When the tent was filled to overflowing, the Maharaja led the Hare Krsna Band on stage for a three-hour concert of transcendental music. Between songs, he explained the philosophical concepts behind the lyrics—karma, reincarnation, eternal life. The Maharaja explained, “Music is an expression of love. People try to love one another, but in the end they’re frustrated. Everyone’s singing, ‘Oh, give me a love that lasts forever’—but in the material world it never does. The ultimate love is the soul’s love for Krsna and His love for all souls. The highest form of music expresses love for God. That music is a transmission of Krsna’s tangible presence and loving pastimes.”
At the peak of the performance, Dhrstadyumna Swami jumped up and got the whole tent of onlookers on their feet to chant Hare Krsna and dance. Everyone enthusiastically chanted, clapped, twirled, and reached high in the air with upraised hands—the “liberated” position, free from all the anxieties of material life. Then the Maharaja began throwing the marigolds decorating the stage. The devotees manifested huge baskets of flowers and suddenly there were flowers flying everywhere. It was a flower riot! The band rocked on for a solid hour. You could never forget it if you were there.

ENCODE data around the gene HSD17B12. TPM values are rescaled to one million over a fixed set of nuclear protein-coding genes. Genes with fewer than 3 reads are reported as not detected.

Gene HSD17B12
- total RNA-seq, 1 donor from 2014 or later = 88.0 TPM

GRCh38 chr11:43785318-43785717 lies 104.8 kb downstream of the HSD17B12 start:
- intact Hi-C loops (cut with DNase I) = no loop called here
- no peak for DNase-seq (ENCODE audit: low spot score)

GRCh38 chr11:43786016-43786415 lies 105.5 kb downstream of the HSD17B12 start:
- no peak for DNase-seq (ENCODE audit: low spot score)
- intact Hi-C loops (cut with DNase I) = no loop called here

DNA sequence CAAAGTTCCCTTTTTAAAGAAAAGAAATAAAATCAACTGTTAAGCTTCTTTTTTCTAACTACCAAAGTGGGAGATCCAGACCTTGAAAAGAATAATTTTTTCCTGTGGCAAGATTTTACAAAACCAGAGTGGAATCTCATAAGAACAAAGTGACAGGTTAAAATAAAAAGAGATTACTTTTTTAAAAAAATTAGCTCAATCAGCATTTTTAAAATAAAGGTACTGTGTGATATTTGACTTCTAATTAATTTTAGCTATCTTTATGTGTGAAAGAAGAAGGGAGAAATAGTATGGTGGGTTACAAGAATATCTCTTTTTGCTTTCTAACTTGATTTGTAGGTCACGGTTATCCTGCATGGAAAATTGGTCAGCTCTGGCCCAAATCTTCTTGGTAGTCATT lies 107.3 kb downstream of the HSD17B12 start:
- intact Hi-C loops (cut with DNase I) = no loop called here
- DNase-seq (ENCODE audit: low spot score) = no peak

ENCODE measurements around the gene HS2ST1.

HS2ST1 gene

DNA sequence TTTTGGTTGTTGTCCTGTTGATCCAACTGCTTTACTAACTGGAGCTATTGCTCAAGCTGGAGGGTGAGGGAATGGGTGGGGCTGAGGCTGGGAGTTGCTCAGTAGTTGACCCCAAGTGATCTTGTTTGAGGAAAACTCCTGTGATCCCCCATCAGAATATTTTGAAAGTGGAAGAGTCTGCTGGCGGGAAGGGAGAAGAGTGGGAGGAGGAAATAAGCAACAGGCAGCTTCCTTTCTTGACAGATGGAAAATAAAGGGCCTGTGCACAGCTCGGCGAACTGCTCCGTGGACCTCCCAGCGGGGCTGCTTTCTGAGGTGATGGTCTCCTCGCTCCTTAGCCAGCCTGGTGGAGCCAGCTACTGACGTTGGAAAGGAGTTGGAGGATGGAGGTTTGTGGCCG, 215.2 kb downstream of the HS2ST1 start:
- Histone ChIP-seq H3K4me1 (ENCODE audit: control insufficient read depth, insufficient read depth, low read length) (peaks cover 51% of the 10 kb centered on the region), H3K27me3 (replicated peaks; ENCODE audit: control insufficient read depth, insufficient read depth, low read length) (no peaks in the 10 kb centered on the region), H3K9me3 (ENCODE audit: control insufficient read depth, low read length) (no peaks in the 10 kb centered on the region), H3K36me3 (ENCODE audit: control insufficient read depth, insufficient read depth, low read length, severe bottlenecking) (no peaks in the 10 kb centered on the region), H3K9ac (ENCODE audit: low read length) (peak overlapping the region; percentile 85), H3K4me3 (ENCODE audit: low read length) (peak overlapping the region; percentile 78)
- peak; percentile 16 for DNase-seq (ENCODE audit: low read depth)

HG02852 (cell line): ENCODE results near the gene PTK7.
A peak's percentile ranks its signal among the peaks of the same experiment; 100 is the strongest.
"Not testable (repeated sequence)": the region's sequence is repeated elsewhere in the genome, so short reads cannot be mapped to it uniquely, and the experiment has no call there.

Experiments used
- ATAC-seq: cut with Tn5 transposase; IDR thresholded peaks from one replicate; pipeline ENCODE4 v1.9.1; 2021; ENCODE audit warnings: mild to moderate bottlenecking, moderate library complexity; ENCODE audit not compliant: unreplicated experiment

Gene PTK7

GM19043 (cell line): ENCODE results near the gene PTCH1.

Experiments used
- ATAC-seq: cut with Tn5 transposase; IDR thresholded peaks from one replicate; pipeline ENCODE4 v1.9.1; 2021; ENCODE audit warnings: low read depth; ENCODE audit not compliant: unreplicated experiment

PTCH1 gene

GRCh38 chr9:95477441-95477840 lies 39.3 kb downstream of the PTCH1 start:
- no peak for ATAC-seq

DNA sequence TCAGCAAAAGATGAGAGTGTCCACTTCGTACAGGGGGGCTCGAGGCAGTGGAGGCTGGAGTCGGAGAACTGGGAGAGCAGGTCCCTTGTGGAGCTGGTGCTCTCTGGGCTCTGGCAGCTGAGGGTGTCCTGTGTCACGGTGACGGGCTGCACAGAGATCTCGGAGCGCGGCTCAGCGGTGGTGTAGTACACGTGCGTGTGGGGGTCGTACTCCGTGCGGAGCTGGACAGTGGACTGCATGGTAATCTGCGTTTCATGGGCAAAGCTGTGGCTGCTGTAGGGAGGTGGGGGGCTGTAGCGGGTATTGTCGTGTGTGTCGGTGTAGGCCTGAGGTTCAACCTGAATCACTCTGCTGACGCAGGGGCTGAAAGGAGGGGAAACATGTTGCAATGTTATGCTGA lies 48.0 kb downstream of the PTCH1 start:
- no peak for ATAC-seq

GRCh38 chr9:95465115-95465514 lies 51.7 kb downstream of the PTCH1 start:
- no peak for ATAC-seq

Then it was time. Twenty devotees were ready. Thousands of plates, cups, and spoons were ready. Huge buckets of vegetable, rice, sweets, juice nectar, puris, and poppers were ready. And thousands of hungry guests were really ready for the free lunch of delicious krsna-prasadam, food offered to God.
Serving spoons flew in and out of pots almost faster than you could see. And plateful after plateful went down into waiting mouths. After lunch: more music, plays, and an evening dinner to rival lunch.
For three days the kids kept coming and staying late into the night. They had tasted the ecstasy! One girl said, “I don’t want to go anywhere else. This is the only thing happening at the festival.” Others would ask, “What do you get out of this? It’s all free. Free books, free food. Someone has to pay. What do you get?”
And the answer: “Well it’s our ecstasy to serve you with Krsna, and Krsna provides. What’s more, the whole world could run like this. That’s right—a constant festival of Krsna consciousness.
“If we simply used the land to grow grains, fruits, vegetables, and nuts instead of for useless industries, we could produce more than enough for every New Zealander. Protect the cows, milk them, and distribute the milk. Chant Hare Krsna and dance joyfully, glorifying the Supreme Lord. This way of life solves all economic problems.
“After all, prosperity means having plenty of food, fresh air, clean water, a comfortable place to live, but above all, inner happiness—happiness that beams from your face. Why live a concocted life apart from God in concrete jungles where people hoarding big piles of paper are misunderstood to be wealthy?”
A lot of people agreed. As one man put it, “I could see the devotees were happier than all the other people at Sweetwaters, who were high on drugs and booze—the devotees were naturally high on their love of God.”
Dhrstadyumna Swami explained, “Krsna consciousness is the real sweet water. Ordinary water can put out an ordinary fire. But the nectar of Krsna consciousness is so sweet that as soon as you taste it, the whole blazing fire of material existence is immediately extinguished “.